When I was 10 months old, I had persistent raspy breathing that everyone thought was a cold or allergies. Then one night I stopped breathing. I was rushed to the hospital, x-rayed and sent to The Hospital for Sick Children where they found a tumour the size of a grapefruit wrapped around two vertebrae in my upper spine—neuroblastoma was the diagnosis. I was rushed into surgery to remove the tumour and a large portion of muscle and tissue out of my back. My chances of surviving were 5 – 10% and my parents were told that if I DID survive, I would likely be paralyzed.
After cobalt radiation treatment, I went into remission at 18 months old and never relapsed. As I grew up, my doctors explained to me the side effects I was experiencing, those that might still come, my inability to have children, and the fact that my life expectancy was not the same as my peers. For the rest of my life, cancer and I will walk together in some form. That is my basic medical story, but it is not my whole story. While most childhood cancer survivors become well adjusted adults, many have an affected sense of self and some may experience depression, anxiety or other mental health issues.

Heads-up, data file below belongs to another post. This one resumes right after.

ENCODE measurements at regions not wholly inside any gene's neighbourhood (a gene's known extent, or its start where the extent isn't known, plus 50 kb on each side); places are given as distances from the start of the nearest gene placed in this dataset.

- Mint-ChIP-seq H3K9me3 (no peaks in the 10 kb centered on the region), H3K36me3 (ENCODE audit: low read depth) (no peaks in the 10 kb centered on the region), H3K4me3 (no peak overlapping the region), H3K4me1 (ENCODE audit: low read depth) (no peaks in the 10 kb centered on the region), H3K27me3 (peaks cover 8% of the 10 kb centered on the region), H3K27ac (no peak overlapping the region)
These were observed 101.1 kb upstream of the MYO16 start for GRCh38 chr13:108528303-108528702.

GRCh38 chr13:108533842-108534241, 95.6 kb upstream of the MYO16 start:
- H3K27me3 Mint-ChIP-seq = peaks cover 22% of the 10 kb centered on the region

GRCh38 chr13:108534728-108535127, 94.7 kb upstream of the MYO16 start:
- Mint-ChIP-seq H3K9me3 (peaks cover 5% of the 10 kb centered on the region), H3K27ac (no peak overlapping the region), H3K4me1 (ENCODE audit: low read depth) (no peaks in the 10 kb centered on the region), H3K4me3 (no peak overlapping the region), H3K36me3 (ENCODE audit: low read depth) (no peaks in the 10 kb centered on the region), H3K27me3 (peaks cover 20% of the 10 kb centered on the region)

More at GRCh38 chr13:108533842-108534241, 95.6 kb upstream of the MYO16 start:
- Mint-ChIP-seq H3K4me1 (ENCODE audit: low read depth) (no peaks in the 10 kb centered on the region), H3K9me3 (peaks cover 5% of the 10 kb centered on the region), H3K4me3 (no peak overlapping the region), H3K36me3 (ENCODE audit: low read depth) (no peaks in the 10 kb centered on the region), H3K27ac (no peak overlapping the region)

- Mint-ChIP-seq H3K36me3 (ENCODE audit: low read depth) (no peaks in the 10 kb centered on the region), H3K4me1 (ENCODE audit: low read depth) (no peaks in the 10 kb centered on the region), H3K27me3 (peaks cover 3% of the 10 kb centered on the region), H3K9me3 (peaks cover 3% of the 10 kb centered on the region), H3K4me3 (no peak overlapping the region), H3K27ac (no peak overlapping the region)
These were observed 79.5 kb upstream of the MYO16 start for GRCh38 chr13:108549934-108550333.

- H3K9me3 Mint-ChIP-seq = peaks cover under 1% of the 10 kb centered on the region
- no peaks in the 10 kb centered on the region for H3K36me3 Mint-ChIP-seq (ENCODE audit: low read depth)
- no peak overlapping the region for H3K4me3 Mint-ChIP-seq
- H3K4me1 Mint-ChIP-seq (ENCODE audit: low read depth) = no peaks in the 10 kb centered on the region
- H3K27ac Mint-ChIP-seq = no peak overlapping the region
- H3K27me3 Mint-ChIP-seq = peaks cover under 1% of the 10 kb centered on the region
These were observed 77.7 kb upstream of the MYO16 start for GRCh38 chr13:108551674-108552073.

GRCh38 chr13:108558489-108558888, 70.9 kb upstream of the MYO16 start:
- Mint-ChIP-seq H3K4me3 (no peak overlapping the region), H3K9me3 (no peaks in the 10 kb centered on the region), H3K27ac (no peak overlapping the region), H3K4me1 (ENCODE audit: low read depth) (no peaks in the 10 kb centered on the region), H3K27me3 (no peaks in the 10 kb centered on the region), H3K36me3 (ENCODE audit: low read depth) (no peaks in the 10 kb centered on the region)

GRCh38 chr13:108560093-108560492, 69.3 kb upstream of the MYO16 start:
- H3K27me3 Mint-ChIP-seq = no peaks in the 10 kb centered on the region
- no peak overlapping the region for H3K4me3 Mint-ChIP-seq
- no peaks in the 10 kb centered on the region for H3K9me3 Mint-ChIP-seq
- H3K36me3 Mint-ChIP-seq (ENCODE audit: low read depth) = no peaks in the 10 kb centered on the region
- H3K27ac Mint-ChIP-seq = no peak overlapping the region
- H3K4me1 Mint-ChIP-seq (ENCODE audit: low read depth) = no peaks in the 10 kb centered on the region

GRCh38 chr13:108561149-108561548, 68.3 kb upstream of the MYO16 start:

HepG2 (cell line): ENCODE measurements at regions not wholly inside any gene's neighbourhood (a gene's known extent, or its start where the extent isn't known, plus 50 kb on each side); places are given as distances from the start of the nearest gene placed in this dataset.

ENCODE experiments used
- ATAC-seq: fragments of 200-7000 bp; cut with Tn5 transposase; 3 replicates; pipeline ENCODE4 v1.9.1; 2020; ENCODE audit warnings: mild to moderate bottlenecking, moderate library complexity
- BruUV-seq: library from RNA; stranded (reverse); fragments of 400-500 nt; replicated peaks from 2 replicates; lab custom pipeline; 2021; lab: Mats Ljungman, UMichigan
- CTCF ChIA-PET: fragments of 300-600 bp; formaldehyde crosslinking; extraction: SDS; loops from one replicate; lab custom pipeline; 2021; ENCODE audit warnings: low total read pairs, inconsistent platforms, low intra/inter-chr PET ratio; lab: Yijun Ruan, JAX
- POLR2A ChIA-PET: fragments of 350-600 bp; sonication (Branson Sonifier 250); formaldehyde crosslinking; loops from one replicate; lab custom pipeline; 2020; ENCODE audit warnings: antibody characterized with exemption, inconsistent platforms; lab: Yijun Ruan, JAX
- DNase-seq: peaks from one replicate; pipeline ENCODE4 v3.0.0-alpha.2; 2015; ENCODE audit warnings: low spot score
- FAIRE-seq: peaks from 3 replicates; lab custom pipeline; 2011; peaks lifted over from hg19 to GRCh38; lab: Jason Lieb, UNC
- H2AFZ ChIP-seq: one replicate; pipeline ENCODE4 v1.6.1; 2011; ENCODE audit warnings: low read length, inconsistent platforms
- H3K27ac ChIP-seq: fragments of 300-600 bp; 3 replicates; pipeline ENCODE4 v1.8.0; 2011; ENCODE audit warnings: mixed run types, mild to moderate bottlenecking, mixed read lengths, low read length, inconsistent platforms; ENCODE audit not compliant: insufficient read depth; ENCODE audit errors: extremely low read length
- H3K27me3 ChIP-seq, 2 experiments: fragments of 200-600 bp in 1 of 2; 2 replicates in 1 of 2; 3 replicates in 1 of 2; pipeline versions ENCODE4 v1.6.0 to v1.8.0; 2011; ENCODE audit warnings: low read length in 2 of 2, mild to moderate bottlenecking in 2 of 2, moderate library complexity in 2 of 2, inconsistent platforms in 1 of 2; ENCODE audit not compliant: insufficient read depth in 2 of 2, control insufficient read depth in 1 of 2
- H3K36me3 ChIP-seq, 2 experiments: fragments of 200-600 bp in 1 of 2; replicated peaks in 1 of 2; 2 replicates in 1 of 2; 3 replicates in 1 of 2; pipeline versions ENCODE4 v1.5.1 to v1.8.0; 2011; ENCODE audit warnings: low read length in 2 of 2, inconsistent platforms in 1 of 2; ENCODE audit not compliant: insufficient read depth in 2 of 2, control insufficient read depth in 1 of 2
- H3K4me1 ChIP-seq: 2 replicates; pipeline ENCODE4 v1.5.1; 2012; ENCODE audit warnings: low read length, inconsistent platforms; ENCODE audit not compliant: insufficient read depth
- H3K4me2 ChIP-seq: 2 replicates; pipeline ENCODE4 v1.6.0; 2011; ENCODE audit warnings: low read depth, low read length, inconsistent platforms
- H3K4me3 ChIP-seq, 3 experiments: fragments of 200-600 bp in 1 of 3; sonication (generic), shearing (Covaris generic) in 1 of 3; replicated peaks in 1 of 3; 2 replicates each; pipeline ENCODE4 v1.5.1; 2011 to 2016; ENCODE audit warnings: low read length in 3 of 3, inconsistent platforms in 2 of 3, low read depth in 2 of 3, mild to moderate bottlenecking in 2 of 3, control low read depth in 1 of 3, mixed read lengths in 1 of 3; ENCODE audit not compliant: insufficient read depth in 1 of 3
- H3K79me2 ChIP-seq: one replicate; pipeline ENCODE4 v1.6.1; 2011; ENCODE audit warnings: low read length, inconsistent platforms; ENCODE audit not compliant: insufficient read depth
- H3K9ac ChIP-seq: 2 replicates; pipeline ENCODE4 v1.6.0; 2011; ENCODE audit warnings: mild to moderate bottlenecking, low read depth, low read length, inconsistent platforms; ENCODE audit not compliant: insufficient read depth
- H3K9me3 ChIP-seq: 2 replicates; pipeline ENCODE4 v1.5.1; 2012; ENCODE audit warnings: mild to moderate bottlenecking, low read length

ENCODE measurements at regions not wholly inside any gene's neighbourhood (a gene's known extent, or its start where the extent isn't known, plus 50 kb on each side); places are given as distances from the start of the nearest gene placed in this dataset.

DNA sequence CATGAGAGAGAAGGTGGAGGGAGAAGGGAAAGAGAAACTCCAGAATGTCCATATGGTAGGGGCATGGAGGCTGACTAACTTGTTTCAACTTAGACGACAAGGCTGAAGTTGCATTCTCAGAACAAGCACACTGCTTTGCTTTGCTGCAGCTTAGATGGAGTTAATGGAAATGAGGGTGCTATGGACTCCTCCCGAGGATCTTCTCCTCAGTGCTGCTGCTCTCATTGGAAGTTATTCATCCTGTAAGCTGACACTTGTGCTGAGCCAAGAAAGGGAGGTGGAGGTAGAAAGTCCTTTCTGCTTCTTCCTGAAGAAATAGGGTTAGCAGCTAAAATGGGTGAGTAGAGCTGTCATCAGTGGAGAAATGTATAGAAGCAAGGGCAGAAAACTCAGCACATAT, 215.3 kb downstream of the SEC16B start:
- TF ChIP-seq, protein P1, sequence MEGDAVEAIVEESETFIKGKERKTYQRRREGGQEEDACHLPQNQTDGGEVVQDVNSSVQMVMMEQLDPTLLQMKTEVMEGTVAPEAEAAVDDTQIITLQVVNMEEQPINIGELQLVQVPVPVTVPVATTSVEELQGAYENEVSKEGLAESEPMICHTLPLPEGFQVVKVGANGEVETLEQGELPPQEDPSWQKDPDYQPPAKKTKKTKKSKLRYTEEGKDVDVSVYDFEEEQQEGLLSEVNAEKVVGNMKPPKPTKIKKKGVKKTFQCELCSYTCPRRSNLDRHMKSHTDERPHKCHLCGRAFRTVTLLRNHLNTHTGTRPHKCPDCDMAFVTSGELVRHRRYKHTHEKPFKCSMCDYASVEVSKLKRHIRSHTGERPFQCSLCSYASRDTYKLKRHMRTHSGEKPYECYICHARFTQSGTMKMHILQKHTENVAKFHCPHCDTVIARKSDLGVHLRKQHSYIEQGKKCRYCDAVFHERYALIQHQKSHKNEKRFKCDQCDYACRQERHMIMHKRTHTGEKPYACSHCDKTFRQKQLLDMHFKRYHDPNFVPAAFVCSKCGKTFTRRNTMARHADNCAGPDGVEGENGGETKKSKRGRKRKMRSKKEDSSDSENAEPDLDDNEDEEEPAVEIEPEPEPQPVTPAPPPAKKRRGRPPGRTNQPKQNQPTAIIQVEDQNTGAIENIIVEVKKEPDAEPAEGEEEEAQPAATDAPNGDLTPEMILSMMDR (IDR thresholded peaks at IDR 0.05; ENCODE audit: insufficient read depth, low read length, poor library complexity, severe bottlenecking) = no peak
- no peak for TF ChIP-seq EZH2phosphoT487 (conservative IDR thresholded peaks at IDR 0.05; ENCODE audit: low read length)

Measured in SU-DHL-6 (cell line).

Watch Straight Talk: Emotional Health After Childhood Cancer
One rarely discussed issue is something I have been through, and most survivors I know have experienced: survivor guilt. It’s a hard concept to wrap your head around until you understand where it originates.
Growing up, many of the children who were treated alongside me did not survive; including a
friend who was very special to me. For a long time after he passed I felt guilty for living, in fact
I still do sometimes when another life is lost. But the feelings of responsibility don’t end there.
Logical or not, many survivors feel guilty for the sacrifices our parents had to make, for the social
and emotional challenges our siblings went through, and even for being who we are, rather
than super humans doing extraordinary things. There is a burden to be better than “normal.”
As an adult, the feelings have never really gone away, but I have found ways to deal with them.
As a teenager and young adult, the guilt, coupled with the deeper understanding of my own
mortality and no one to relate to, was very isolating. That is why I try to address the topic with
other childhood cancer survivors, especially the younger generation. It has catalyzed many
interesting and emotional conversations, and in some cases, provided a space for people to
voice something they have never said aloud before.
Leanne Brown has been a speaker at the biannual POGO Survivor Conference and POGO AfterCare Education Day. Although she was told she would never have the physical strength and endurance of her peers, she embraces life by skiing, running, hiking, camping and canoeing, and she even completed a half marathon in 2013. Leanne lives with her two children in Ottawa.